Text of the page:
Virgin Australia Holdings Ltd. (VAH), the country’s second-largest airline, posted full-year profit that missed analyst estimates as surging costs curbed benefits of increased sales to corporate customers.
Net income was A$23 million ($24 million) in the 12 months ended June 30 after a loss of A$68 million a year earlier, the Brisbane-based carrier said in a statement today. That missed the A$47 million average of 10 analyst estimates compiled by Bloomberg. The shares slumped the most in almost five months.
Operating costs increased 16 percent to A$3.81 billion as the airline paid more for fuel, staff and airport charges and added more seats on domestic routes. The increased spending limited the benefit of a 4.3 percent rise in passenger numbers as the company won business class clients from Qantas Airways Ltd. (QAN) and entered tie-ups with carriers including Singapore Airlines Ltd. (SIA) and Etihad Airways PJSC.
“The cost base is going up and the challenge for Virgin is to ensure their revenues rise well in excess of their costs,” Russell Shaw, an analyst at Macquarie Group Ltd. in Sydney, said by phone before the results.
The shares fell 5.2 percent to 45.5 Australian cents as of 10:31 a.m., the biggest decline since April 3. The slide pared this year’s gain to 60 percent compared with a 7.4 percent advance for the benchmark S&P/ASX 200 index. Qantas has slumped 19 percent in 2012.
Virgin Australia’s shareholders include Richard Branson’s Virgin Group, Etihad and Air New Zealand Ltd.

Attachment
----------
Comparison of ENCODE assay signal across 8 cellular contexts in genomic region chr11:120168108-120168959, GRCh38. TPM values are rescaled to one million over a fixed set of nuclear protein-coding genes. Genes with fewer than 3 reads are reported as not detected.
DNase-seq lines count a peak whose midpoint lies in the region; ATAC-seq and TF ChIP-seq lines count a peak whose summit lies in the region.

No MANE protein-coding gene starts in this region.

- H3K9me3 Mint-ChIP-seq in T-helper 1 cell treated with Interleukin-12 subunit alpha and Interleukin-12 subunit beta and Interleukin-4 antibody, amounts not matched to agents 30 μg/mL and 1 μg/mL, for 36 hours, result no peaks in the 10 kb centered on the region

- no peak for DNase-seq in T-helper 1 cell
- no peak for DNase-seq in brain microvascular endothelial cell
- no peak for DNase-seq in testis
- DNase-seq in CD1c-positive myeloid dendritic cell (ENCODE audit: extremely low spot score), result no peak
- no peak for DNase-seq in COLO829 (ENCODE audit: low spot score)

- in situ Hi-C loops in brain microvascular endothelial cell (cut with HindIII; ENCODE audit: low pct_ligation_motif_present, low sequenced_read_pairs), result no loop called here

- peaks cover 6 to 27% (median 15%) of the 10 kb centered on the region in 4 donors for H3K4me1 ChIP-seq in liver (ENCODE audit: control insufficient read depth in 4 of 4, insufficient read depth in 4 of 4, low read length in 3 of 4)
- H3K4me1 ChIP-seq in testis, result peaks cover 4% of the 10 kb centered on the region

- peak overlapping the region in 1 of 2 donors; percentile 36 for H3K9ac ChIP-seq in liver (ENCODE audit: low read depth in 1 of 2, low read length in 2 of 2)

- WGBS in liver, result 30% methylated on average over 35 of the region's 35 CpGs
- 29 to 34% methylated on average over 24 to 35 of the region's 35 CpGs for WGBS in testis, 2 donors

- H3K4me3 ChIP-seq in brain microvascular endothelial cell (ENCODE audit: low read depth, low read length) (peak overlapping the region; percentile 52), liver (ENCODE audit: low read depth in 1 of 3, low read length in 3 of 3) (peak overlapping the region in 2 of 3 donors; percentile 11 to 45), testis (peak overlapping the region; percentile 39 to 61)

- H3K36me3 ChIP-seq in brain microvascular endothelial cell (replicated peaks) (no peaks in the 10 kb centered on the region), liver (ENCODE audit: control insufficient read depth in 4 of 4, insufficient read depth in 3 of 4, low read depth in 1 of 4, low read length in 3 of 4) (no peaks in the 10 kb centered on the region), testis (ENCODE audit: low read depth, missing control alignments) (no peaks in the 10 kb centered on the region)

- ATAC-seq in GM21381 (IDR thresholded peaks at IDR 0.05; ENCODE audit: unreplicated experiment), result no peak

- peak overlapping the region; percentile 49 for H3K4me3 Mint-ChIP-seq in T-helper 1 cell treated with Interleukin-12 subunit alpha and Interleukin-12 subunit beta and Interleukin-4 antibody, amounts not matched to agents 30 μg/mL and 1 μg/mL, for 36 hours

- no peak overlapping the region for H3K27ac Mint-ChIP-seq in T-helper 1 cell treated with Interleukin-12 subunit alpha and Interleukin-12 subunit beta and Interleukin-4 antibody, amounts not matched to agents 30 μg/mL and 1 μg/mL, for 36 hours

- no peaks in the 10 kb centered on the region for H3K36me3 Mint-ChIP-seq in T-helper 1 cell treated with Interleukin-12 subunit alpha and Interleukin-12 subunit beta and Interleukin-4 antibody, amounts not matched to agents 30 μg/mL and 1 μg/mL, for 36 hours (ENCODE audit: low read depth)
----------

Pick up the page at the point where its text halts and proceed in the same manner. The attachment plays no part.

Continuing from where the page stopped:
Sales rose 20 percent to A$3.91 billion as the company extended its international reach and added new premium services as it sheds its budget roots. Competition from the airline contributed to Qantas reporting its first loss in at least 17 years last week.
Virgin’s move to add business class flights has ended an effective monopoly on the segment enjoyed by Qantas since the collapse of Ansett Australia in 2001, and the larger carrier has been adding extra seats to defend a 65 percent share of the Australian market which it considers optimal.
“We have changed the competitive landscape in Australian aviation,” John Borghetti, Virgin Australia’s chief executive officer, said in a statement.
Virgin said it had met a goal set last year of about doubling its share of Australia’s corporate travel market to 20 percent as it shed its former lower-cost image and name. That level was a “tipping point which we believe effectively creates a new competitive norm”, Borghetti said.
Virgin has “ticked all the boxes,” Macquarie’s Shaw said. “The next 12 months will be about bedding down what they’ve achieved.”
The carrier’s push to meet this target and increase the frequency of its flights contributed to premium airfares slumping to their lowest levels in a decade in July, based on a government index.
The airline’s capacity on domestic flights rose 9.6 percent from a year earlier during the year. The move from a low-cost to a full-service carrier model meant that group yields, a measure of ticket prices, rose 12 percent.
Virgin didn’t give any forecast for the current year “given the uncertain economic environment,” the company said.
Capacity will rise by between 8 percent and 9 percent by the end of December. Qantas said Aug. 23 it would add as much as 11 percent to its domestic capacity by the end of December from a year earlier.
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